* If we see -across university classes- a systematic draw-down in writing teaching and extended, difficult, reflective writing assignments in classes in favor of tests, simplistic assignments, or the like, we should expect a diminishment of the self-reflective, communicative rigor needed for self-knowledge and the articulation of deep human aims. We must be demanding of our students to learn how to write extensively, rigorously, and reflectively if we want them to be able to know themselves as human beings objectively and subjectively. Writing forms the self.
* Finally, if the evaluative metrics of education at this school fail to probe self-knowledge and self-accountability by privileging information and skill-driven (rather than capacity-driven), pre-organized (rather than self-organizing), and consumer-driven questions and norms in teaching evaluations, self-knowledge in the broadest sense will also be undermined. If we want this school to have a truly ethical curriculum, we need to ask students to evaluate their own education ethically.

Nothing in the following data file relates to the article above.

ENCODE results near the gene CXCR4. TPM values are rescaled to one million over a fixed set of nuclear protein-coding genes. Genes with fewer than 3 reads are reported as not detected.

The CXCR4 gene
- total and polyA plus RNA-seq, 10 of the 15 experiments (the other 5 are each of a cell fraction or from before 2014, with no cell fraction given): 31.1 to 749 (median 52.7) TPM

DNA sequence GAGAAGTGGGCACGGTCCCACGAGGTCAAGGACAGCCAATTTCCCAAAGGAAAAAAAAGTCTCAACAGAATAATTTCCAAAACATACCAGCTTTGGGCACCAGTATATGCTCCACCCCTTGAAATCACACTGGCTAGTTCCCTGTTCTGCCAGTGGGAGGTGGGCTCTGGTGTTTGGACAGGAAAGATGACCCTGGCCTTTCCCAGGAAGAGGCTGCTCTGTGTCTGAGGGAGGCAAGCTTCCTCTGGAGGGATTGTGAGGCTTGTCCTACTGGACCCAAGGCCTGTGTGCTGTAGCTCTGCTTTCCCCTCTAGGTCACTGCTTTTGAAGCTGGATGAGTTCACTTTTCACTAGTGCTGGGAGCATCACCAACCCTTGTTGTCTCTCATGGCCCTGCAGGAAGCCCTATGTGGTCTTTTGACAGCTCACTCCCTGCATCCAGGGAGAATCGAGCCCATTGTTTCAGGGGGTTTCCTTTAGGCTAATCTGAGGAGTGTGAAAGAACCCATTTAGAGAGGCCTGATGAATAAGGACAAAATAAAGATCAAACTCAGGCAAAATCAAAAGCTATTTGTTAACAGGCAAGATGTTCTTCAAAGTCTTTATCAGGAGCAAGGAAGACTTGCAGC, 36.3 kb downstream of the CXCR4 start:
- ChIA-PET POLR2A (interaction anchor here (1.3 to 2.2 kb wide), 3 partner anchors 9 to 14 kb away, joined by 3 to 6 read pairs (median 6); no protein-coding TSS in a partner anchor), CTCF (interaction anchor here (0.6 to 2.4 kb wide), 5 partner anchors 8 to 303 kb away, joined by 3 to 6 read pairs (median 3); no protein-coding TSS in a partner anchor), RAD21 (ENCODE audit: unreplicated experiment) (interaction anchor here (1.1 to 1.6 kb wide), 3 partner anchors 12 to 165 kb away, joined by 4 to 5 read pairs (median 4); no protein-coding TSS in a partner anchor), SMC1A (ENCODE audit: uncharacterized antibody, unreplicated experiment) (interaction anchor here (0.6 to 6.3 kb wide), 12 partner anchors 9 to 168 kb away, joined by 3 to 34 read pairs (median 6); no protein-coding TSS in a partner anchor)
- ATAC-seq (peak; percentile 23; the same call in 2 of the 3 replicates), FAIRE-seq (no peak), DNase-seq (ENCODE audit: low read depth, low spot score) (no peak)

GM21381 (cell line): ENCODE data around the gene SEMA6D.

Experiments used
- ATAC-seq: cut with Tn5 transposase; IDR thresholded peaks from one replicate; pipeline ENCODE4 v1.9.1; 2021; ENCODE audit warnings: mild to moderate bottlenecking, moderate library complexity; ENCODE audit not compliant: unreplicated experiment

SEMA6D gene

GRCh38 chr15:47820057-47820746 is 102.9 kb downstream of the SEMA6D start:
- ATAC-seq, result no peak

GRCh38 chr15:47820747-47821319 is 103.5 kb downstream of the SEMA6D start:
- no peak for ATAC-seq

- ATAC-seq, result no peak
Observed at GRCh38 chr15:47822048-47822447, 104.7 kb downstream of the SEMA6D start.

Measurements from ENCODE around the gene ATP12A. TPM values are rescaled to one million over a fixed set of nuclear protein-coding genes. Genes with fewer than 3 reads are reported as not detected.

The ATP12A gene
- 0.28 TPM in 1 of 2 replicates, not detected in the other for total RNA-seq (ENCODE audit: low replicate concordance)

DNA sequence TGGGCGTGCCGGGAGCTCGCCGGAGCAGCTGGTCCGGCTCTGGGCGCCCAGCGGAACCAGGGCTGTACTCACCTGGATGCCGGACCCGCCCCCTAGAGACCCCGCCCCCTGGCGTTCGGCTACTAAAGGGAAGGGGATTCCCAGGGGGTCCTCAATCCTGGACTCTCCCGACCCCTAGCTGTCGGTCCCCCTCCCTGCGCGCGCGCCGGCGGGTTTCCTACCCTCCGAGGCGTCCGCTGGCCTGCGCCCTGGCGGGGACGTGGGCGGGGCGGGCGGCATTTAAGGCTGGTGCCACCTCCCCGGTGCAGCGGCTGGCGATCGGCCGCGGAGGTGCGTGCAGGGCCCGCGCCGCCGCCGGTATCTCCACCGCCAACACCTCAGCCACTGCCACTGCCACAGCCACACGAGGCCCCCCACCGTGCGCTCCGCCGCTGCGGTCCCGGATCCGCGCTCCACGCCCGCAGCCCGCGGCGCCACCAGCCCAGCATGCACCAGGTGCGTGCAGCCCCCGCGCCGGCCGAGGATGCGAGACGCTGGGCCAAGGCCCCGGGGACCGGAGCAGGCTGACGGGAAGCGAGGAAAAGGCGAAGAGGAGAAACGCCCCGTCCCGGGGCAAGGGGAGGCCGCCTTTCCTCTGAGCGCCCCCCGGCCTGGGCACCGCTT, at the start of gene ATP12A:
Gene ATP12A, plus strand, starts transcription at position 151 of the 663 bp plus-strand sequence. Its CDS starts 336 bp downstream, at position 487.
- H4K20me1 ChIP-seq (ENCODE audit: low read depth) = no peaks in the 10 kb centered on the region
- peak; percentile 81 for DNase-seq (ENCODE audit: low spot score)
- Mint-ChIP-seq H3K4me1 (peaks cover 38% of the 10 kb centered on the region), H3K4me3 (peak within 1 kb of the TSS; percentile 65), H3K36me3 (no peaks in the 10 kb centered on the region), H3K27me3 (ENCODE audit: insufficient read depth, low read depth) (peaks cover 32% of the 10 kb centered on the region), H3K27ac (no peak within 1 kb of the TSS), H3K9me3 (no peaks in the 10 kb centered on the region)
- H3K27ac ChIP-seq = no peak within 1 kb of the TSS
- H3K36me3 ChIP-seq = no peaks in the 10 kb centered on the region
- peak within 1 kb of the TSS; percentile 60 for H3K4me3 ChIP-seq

The real ethical problems of school are often deep inside the framework of education. If you want to help me make this school a better ethical learning environment, work on this framework, mainly by insisting on the goal of self-knowledge in the broadest sense as necessary for any satisfactory education.